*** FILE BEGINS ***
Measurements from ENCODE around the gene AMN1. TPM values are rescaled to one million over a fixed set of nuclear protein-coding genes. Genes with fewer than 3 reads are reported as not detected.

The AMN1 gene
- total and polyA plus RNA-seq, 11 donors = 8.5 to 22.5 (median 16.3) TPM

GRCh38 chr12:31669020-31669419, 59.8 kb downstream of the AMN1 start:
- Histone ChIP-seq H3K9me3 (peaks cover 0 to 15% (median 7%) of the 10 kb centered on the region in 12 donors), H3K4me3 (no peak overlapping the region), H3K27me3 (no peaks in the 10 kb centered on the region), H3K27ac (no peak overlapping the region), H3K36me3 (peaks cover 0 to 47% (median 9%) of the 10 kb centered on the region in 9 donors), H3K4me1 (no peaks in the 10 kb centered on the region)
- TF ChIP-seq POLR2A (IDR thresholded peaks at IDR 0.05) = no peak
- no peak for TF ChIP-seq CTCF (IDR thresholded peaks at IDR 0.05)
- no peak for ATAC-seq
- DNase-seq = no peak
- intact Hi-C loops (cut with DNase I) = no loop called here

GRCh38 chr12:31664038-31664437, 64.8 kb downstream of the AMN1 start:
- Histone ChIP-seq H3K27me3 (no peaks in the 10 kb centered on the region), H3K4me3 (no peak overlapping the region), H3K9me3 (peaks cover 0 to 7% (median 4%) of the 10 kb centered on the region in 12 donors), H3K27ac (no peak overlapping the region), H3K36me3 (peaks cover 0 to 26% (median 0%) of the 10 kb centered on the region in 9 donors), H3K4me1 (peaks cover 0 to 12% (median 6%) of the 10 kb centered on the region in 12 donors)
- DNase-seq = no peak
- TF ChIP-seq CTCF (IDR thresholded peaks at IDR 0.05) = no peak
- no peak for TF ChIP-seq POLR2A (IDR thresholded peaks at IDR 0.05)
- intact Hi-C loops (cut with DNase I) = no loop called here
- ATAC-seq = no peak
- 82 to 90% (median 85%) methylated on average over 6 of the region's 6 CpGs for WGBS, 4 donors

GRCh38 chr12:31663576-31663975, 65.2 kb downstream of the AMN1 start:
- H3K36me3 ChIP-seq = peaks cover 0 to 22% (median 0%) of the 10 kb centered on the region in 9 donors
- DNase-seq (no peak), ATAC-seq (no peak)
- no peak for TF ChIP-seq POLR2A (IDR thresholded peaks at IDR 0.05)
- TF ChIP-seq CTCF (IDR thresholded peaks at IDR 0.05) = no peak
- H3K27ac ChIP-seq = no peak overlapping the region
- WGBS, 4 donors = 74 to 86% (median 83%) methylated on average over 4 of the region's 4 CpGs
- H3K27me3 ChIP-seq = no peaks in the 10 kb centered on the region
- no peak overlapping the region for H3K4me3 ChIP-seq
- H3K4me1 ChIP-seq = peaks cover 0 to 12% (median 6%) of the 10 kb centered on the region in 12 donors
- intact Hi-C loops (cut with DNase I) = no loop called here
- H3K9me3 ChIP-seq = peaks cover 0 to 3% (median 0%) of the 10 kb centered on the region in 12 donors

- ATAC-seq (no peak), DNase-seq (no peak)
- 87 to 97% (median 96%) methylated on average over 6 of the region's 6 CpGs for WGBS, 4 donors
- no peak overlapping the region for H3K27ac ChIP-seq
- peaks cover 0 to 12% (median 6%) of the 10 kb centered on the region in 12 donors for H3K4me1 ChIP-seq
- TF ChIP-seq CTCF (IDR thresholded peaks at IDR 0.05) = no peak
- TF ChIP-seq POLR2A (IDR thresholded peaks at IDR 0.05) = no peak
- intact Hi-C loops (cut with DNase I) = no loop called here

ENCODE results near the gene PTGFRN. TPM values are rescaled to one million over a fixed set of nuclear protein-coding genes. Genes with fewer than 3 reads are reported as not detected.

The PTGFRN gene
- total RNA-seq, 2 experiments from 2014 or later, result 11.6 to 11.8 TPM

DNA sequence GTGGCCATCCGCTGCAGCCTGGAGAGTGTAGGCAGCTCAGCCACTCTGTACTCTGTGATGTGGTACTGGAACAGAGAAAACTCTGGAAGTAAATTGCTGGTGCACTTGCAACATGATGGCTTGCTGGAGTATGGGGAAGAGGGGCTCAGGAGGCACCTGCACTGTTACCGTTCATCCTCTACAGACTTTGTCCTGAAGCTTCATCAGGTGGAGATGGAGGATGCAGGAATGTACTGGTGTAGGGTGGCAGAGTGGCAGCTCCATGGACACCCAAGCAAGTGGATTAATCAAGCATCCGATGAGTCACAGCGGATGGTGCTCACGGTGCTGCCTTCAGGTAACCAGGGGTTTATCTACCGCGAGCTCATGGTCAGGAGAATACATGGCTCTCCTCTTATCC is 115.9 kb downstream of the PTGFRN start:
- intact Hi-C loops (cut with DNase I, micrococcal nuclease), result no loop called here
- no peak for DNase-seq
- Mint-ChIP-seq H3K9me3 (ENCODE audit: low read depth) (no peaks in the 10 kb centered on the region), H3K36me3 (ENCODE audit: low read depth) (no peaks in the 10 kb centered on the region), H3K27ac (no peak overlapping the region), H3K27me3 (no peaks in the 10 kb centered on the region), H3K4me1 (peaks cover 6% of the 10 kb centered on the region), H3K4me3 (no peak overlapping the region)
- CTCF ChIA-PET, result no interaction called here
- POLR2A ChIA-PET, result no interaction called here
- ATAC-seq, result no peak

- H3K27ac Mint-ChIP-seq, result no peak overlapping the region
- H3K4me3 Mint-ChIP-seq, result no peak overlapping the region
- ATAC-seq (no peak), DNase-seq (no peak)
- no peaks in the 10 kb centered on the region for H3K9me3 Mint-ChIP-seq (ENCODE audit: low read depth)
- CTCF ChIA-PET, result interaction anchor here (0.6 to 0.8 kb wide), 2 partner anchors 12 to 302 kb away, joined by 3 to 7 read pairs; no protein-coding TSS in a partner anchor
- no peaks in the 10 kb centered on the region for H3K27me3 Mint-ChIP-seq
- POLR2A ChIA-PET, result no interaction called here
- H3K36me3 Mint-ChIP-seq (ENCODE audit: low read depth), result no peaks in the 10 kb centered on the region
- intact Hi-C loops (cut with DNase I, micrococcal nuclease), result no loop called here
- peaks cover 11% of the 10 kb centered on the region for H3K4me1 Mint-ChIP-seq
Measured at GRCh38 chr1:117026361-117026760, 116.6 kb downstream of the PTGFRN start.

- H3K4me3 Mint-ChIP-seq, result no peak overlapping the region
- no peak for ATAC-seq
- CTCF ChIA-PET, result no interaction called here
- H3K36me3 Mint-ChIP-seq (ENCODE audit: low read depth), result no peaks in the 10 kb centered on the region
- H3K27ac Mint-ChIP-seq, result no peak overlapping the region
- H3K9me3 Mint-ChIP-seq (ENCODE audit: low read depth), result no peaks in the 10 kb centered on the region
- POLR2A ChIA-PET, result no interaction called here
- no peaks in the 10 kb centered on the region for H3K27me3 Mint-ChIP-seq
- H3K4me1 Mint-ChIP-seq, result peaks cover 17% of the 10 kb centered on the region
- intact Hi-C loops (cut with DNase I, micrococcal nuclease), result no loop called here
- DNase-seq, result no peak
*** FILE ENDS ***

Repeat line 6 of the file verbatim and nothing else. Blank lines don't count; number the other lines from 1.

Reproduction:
- TF ChIP-seq POLR2A (IDR thresholded peaks at IDR 0.05) = no peak